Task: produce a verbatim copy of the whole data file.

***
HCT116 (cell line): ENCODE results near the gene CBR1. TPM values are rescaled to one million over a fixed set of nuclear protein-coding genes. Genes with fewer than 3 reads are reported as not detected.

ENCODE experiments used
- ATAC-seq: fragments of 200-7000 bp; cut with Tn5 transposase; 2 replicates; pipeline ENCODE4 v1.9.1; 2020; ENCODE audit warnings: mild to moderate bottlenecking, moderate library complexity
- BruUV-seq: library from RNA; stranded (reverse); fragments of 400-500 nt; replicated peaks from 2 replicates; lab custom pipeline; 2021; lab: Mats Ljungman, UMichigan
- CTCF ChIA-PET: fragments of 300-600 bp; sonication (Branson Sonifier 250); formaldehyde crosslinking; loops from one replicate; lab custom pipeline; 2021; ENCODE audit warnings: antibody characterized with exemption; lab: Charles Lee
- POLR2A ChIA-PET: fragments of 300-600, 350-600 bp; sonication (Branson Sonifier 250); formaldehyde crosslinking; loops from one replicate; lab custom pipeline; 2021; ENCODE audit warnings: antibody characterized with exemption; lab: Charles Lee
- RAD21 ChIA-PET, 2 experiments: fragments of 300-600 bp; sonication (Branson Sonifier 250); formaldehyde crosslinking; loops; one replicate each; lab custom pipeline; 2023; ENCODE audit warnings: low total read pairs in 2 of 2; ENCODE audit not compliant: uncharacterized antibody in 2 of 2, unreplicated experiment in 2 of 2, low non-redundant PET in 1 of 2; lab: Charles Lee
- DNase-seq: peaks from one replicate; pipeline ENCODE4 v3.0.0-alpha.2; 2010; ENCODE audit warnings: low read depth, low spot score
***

HCT116 (cell line): ENCODE results near the gene CBR1. TPM values are rescaled to one million over a fixed set of nuclear protein-coding genes. Genes with fewer than 3 reads are reported as not detected.

ENCODE experiments used
- ATAC-seq: fragments of 200-7000 bp; cut with Tn5 transposase; 2 replicates; pipeline ENCODE4 v1.9.1; 2020; ENCODE audit warnings: mild to moderate bottlenecking, moderate library complexity
- BruUV-seq: library from RNA; stranded (reverse); fragments of 400-500 nt; replicated peaks from 2 replicates; lab custom pipeline; 2021; lab: Mats Ljungman, UMichigan
- CTCF ChIA-PET: fragments of 300-600 bp; sonication (Branson Sonifier 250); formaldehyde crosslinking; loops from one replicate; lab custom pipeline; 2021; ENCODE audit warnings: antibody characterized with exemption; lab: Charles Lee
- POLR2A ChIA-PET: fragments of 300-600, 350-600 bp; sonication (Branson Sonifier 250); formaldehyde crosslinking; loops from one replicate; lab custom pipeline; 2021; ENCODE audit warnings: antibody characterized with exemption; lab: Charles Lee
- RAD21 ChIA-PET, 2 experiments: fragments of 300-600 bp; sonication (Branson Sonifier 250); formaldehyde crosslinking; loops; one replicate each; lab custom pipeline; 2023; ENCODE audit warnings: low total read pairs in 2 of 2; ENCODE audit not compliant: uncharacterized antibody in 2 of 2, unreplicated experiment in 2 of 2, low non-redundant PET in 1 of 2; lab: Charles Lee
- DNase-seq: peaks from one replicate; pipeline ENCODE4 v3.0.0-alpha.2; 2010; ENCODE audit warnings: low read depth, low spot score